Travis County family airlifted to University Health after carbon monoxide poisoning

A total of eleven patients from Travis County were brought to University Health for treatment, including a family that was airlifted after suffering from carbon monoxide poisoning. A generator is blamed for causing the family, including two children to become ill. The winter storm has left many Texans seeking alternatives to stay warm.

University Health is one of only two hospitals in the state that provide hyperbaric treatment for emergency care and children. The hospital has treated several Texas families for carbon monoxide poisoning at the Level I trauma center this season. Hyperbaric chambers use high levels of oxygen to treat carbon monoxide poisoning and other conditions, such as burns or wound care.

Carbon monoxide is an odorless, colorless and tasteless gas that is produced by burning fuel. Carbon monoxide poisoning occurs when too much of the gas replaces oxygen in a person’s blood. This condition is a life-threatening emergency. The best way to detect unhealthy levels of carbon monoxide levels in the home is the use of a carbon monoxide detector. The injury prevention team at University Health urges all residents to use these devices to detect the invisible gas.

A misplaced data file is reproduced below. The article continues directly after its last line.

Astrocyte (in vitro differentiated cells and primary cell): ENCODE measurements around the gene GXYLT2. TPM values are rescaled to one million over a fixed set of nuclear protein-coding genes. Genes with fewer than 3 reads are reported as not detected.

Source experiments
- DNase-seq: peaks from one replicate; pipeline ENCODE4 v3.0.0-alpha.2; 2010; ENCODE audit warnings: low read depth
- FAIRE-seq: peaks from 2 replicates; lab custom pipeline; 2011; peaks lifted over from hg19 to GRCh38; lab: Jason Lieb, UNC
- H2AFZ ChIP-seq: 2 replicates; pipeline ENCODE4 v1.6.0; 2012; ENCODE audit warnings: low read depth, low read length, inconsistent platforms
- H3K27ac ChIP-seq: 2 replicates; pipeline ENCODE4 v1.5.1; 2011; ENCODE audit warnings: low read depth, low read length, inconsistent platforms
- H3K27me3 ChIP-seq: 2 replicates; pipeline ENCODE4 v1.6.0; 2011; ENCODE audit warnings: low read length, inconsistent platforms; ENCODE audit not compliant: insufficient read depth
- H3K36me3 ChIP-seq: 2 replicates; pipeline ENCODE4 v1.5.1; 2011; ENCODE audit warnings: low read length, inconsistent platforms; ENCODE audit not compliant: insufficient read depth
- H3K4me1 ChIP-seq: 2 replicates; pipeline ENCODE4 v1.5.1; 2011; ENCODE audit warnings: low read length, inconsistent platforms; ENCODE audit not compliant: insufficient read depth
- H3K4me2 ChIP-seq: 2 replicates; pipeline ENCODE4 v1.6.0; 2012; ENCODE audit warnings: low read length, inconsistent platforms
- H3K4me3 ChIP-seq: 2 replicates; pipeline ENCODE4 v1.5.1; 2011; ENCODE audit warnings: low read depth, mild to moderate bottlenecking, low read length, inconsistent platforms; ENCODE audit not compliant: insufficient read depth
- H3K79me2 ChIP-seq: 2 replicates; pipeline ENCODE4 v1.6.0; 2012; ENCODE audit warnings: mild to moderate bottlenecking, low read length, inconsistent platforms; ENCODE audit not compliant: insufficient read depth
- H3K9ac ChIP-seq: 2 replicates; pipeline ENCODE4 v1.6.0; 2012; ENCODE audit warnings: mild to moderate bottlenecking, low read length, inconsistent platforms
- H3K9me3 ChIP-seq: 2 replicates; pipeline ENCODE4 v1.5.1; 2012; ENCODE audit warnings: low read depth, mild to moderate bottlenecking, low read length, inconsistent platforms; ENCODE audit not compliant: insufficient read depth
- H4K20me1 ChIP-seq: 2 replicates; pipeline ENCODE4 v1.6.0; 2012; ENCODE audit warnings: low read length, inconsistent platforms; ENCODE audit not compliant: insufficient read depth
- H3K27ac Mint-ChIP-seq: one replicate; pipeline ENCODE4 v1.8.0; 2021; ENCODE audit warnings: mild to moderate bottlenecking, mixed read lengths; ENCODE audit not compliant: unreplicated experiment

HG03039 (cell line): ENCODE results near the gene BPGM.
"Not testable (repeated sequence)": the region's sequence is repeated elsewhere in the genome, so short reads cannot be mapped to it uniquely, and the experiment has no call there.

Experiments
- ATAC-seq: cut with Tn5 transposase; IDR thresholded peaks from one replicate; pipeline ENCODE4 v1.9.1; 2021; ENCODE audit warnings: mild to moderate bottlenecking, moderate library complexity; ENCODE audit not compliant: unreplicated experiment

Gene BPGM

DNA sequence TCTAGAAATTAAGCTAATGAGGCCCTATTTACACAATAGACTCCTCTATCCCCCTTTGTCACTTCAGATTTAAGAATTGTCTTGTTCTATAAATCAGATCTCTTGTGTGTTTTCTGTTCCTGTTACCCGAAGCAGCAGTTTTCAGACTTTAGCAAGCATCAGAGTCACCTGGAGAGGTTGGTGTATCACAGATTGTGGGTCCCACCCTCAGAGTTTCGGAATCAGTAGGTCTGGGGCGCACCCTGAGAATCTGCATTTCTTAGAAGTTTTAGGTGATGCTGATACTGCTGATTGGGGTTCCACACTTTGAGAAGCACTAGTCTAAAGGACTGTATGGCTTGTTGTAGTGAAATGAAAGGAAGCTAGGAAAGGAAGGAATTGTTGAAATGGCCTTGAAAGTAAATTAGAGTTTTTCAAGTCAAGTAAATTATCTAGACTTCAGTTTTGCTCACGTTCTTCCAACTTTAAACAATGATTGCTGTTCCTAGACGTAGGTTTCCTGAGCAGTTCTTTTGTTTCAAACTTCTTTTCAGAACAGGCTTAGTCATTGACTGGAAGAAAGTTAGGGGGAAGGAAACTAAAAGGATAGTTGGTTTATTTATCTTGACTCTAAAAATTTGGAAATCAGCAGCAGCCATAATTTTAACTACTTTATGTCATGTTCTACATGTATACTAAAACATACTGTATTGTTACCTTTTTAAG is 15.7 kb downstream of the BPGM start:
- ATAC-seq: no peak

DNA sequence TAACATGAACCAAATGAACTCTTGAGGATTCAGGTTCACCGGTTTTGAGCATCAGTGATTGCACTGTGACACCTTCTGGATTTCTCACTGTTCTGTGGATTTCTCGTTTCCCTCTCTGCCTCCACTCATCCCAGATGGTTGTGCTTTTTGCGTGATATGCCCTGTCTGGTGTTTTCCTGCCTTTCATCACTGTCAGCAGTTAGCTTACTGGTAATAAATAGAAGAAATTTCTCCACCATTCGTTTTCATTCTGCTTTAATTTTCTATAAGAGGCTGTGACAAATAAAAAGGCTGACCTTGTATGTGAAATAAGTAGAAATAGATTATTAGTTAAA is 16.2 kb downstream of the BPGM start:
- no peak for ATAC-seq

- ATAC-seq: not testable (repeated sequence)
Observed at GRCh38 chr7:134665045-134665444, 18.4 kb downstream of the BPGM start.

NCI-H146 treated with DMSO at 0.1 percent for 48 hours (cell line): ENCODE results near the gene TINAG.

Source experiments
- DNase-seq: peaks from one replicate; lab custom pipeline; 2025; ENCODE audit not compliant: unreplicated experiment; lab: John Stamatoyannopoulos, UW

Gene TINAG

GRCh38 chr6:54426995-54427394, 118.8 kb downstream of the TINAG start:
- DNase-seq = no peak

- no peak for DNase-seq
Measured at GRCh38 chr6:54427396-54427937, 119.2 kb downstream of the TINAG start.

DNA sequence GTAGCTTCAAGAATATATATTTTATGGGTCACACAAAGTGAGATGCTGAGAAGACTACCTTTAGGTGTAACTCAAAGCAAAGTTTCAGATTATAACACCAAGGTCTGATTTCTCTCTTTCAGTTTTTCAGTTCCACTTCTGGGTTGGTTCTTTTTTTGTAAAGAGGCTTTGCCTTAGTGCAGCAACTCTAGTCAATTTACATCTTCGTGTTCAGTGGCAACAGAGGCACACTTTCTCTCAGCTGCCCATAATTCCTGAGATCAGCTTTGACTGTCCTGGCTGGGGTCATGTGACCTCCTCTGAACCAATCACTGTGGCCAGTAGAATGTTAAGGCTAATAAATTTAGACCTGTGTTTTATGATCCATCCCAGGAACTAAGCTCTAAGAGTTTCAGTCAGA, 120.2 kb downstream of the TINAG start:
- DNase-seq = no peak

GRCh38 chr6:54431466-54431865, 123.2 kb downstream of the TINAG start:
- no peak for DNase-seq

Raising awareness of the dangers of carbon monoxide is especially important during cold weather. Dr. Brent Jones, a physician specializing in emergency and hyperbaric medicine and Jennifer Northway, director of injury prevention at University Health are available for interviews Friday, Feb. 3, 2023.

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